The Kefauver Committee and the politics of crime, 1950-1952
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In 1950, the essentials of two distinct interpretations of organized crime existed side by side in the United States. One was essentially socioeconomic, one conspiratorial. The Kefauver Crime Committee of 1950-1951 was to play a vital role in orienting both professional and popular opinion toward a conspiracy interpretation. In doing so, the Committee ignored the nascent but promising body of sociological literature, and it dismissed out of hand the economic and legal arguments for regulation. In years to come, its widely heralded reports provided the essential material for college textbooks and journalistic accounts and became a model for the McClellan investigation and other official studies. This effort was intended as a study of the Committee and not of crime.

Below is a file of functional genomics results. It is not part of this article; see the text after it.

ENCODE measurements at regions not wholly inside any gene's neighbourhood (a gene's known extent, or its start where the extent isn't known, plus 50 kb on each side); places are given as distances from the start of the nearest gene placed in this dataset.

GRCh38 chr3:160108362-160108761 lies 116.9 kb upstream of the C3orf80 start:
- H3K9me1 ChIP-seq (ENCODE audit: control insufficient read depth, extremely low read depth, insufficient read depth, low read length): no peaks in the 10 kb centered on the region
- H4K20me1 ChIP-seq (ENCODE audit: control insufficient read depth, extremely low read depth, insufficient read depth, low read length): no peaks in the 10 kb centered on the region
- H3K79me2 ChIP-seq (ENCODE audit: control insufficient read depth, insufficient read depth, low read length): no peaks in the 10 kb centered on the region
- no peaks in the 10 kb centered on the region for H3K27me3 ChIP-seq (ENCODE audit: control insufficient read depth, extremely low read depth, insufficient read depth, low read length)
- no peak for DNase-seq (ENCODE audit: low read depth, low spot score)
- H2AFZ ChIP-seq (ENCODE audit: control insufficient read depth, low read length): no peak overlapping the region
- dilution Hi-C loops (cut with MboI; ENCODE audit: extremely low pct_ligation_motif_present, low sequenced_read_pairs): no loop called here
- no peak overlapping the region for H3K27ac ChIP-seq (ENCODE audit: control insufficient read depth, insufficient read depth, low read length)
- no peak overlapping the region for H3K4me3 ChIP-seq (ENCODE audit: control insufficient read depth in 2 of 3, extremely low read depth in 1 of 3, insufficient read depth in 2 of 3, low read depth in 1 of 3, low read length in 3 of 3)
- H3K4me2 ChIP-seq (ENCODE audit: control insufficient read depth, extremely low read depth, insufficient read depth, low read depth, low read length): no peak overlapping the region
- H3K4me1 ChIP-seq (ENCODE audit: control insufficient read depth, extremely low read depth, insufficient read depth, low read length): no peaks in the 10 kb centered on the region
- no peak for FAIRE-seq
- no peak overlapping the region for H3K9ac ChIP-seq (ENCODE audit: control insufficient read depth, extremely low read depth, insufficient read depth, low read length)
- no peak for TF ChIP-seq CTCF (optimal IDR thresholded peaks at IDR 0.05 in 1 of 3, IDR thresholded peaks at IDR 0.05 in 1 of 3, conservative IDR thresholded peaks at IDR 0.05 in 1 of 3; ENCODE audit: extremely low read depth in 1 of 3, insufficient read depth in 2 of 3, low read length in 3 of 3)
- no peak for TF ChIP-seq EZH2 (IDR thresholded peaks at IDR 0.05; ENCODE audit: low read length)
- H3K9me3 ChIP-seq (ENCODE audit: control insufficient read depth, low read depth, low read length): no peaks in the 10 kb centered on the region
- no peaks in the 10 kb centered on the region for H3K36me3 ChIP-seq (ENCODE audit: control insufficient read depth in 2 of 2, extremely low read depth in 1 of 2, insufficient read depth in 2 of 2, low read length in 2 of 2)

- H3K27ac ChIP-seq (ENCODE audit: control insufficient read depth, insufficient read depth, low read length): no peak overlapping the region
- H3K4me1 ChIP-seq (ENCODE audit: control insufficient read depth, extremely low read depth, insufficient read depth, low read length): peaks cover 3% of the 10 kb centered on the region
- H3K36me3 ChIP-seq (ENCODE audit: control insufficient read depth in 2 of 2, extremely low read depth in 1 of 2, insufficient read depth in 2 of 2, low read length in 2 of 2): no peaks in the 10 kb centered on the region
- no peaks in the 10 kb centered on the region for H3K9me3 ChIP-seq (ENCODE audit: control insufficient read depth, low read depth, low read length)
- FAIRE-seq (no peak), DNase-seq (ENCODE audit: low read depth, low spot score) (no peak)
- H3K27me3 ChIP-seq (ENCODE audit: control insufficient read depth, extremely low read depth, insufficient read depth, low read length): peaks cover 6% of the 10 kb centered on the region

Table of Contents
The American approach to organized crime -- The postwar crime scare -- The creation of the committee -- The wire service story -- The mafia as myth -- The politics of crime -- The New York crime show -- The decline of the committee -- The committee's legacy